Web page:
Party People in the House Tonight (Ugh?)

This week on I wrote about birthday parties and how it's impossible to invite kids without also inviting their whole extended families.

I mean, do you guys remember what it was like when we were kids? My parents dropped me off at every birthday party and then picked me up when it was over. And when we had birthday parties? It was ALWAYS kids only. A parent wouldn’t dare stick around. (Even in Kindergarten, parents who didn’t even KNOW my parents were like, “Peace out, kid! See ya in two!”)

I read this piece yesterday by Lenore Skenazy and it speaks to similar points:

"I doubt there has ever been a human culture, anywhere, anytime, that underestimates children's abilities more than we North Americans do today," says Boston College psychology professor emeritus Peter Gray, author of Free to Learn, a book that advocates for more unsupervised play, not less.

I wouldn't call myself a "Free Range Parent" per se because I don't think labels bring us together as a parent hood, but I do believe in a fearless approach to child rearing, otherwise what is the damn point of raising kids? Life is dangerous. But living under constant surveillance and supervision is far more threatening in my opinion.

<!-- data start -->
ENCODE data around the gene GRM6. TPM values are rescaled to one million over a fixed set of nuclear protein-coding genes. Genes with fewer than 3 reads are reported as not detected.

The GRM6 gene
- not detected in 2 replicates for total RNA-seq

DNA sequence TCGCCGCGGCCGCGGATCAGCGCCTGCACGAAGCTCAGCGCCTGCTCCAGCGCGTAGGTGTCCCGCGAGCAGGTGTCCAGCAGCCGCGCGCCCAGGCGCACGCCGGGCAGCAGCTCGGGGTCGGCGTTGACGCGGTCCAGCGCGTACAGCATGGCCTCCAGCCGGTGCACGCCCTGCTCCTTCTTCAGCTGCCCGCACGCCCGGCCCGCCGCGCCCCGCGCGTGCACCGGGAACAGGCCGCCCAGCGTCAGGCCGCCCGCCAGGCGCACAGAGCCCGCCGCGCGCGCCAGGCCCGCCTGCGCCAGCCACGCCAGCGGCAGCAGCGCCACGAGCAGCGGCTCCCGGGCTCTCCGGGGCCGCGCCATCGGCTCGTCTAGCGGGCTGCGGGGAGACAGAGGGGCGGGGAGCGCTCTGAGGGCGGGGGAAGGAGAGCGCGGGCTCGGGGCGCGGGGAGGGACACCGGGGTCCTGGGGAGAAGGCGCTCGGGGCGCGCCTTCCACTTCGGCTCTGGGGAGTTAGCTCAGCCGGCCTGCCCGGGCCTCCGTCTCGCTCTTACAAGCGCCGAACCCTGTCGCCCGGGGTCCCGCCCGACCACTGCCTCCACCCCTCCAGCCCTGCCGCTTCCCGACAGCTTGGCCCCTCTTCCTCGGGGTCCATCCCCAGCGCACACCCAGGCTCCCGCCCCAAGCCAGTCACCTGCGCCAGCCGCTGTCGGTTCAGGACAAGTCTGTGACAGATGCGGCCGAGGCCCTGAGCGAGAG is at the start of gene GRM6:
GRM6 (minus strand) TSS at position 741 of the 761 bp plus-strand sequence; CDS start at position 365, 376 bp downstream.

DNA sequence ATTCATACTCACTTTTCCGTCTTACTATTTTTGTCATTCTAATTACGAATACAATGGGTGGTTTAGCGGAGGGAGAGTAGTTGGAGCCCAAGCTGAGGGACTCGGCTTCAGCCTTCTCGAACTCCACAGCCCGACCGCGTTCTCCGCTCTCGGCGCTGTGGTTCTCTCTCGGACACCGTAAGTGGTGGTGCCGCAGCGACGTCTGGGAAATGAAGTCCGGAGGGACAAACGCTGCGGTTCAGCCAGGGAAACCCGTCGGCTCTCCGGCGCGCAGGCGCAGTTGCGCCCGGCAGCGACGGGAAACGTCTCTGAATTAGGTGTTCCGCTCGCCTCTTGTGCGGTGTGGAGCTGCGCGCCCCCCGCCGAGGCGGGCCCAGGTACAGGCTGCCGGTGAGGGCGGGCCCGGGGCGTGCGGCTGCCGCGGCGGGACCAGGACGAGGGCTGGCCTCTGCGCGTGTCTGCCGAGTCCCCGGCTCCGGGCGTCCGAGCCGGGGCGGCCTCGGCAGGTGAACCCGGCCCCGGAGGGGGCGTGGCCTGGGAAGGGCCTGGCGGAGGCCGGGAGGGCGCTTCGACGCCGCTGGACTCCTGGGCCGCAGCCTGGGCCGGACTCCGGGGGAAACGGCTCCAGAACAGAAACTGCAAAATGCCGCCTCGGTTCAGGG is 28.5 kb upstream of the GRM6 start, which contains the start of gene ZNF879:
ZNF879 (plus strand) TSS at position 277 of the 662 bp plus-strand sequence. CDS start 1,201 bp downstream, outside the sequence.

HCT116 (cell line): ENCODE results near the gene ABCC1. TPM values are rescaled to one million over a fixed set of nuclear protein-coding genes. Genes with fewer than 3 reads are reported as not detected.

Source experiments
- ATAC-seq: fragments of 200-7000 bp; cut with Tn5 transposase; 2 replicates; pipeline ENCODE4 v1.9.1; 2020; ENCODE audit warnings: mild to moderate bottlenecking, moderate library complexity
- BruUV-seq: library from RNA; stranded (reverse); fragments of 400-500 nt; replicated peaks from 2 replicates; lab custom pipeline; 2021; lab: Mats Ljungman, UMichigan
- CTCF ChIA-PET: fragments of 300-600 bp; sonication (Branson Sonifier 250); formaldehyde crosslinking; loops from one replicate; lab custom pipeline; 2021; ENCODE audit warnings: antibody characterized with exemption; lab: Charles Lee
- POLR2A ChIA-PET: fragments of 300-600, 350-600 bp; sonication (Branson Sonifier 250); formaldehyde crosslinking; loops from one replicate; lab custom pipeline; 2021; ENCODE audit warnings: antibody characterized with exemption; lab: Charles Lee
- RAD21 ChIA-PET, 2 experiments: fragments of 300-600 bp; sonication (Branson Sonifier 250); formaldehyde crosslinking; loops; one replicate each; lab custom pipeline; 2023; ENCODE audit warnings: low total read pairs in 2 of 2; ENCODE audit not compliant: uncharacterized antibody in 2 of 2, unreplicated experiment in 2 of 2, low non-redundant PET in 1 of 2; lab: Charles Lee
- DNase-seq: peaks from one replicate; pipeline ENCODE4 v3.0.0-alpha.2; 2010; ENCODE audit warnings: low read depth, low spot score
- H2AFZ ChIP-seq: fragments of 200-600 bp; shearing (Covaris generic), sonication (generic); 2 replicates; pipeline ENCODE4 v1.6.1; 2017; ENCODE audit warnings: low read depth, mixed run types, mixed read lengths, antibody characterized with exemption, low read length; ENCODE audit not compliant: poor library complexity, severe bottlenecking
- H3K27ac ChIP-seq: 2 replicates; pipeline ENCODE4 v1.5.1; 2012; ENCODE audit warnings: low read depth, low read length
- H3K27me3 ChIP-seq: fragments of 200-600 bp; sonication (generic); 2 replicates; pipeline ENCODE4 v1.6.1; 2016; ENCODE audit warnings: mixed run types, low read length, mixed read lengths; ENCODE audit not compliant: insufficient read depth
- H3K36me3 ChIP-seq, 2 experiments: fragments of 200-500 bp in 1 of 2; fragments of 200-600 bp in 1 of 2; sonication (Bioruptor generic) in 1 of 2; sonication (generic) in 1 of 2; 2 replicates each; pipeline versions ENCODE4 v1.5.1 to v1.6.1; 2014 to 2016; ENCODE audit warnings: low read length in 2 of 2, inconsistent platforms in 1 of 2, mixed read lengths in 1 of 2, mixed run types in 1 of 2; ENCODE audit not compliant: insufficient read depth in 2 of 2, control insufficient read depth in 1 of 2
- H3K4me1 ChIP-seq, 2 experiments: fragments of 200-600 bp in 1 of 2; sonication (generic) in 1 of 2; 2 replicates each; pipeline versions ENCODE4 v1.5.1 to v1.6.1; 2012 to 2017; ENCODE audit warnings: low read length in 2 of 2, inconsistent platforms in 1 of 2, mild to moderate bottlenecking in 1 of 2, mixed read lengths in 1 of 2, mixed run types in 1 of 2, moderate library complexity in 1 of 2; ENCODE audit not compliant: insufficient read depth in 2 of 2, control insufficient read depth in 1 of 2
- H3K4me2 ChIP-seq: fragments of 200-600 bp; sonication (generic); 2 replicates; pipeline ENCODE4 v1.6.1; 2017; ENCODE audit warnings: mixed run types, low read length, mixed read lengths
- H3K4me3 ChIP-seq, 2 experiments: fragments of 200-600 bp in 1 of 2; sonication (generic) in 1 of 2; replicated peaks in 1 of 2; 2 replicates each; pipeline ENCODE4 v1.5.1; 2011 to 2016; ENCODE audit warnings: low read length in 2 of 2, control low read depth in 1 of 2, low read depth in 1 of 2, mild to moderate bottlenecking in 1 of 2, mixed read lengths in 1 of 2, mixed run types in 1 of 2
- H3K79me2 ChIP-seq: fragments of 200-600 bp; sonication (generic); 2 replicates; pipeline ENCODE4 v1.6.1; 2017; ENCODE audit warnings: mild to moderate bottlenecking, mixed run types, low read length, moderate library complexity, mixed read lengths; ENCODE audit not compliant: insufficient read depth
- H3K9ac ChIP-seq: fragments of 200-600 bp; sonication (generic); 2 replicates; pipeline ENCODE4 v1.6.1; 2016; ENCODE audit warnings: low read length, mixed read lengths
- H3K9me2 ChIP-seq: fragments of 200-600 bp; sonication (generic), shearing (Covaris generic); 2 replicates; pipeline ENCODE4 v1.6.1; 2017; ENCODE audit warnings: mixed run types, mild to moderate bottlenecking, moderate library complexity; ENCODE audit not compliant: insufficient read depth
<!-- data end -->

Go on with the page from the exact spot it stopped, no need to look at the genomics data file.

So is that the problem? Are parents afraid to drop their kids off at birthday parties? Do we not trust each other to look after our kids if we're not there? Or is it our kids we cannot trust, to make their own decisions and monitor their cake intake? And what message are we sending them by hovering over their every move? (I mean, I get it when they're two or three but five, six, seven... ten?)

Or is it something else entirely? Are we as parents so desperate for socialization that we look to our kids' birthday parties as a place to party ourselves?

...I actually was talking to my mom about this and I don't think she has ever been so passionate about something ever. This topic makes her furious because when we were kids, birthday parties were these casual "play-date" type affairs with cake, games and a piñata, and parents happily dropped and then picked up their kids. And you didn't have to make it into a full-on red carpet event because everyone was on the same page about having laid-back gatherings FOR THE CHILDREN instead of for the children AND their parents.

And I was like, "Whoa, Mom. You should write this post, not me." 

Not that I don't agree with her because I totally do. I mean, I have been to more "kids" parties for parents than I've been to "kids" parties for kids and I'm at a loss, you guys...
Birthday Bo.
Would love to hear your thoughts/you can read the whole column, here.